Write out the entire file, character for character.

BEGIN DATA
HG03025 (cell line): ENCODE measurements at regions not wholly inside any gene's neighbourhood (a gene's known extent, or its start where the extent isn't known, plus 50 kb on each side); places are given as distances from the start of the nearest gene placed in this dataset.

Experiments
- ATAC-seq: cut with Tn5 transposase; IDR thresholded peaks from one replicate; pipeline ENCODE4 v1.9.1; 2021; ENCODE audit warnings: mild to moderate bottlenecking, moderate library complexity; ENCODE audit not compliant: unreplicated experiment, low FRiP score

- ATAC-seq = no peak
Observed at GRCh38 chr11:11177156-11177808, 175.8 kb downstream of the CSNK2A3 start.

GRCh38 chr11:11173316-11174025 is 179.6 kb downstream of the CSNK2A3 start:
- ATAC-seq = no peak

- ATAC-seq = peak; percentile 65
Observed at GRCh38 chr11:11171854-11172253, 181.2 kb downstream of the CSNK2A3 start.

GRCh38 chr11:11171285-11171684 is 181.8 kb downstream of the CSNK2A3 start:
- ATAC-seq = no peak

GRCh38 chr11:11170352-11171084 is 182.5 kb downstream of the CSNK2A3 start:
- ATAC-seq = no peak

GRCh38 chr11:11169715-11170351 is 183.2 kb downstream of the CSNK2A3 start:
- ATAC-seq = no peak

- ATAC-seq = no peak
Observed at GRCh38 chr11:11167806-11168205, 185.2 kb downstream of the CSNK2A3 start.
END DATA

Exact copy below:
HG03025 (cell line): ENCODE measurements at regions not wholly inside any gene's neighbourhood (a gene's known extent, or its start where the extent isn't known, plus 50 kb on each side); places are given as distances from the start of the nearest gene placed in this dataset.

Experiments
- ATAC-seq: cut with Tn5 transposase; IDR thresholded peaks from one replicate; pipeline ENCODE4 v1.9.1; 2021; ENCODE audit warnings: mild to moderate bottlenecking, moderate library complexity; ENCODE audit not compliant: unreplicated experiment, low FRiP score

- ATAC-seq = no peak
Observed at GRCh38 chr11:11177156-11177808, 175.8 kb downstream of the CSNK2A3 start.

GRCh38 chr11:11173316-11174025 is 179.6 kb downstream of the CSNK2A3 start:
- ATAC-seq = no peak

- ATAC-seq = peak; percentile 65
Observed at GRCh38 chr11:11171854-11172253, 181.2 kb downstream of the CSNK2A3 start.

GRCh38 chr11:11171285-11171684 is 181.8 kb downstream of the CSNK2A3 start:
- ATAC-seq = no peak

GRCh38 chr11:11170352-11171084 is 182.5 kb downstream of the CSNK2A3 start:
- ATAC-seq = no peak

GRCh38 chr11:11169715-11170351 is 183.2 kb downstream of the CSNK2A3 start:
- ATAC-seq = no peak

- ATAC-seq = no peak
Observed at GRCh38 chr11:11167806-11168205, 185.2 kb downstream of the CSNK2A3 start.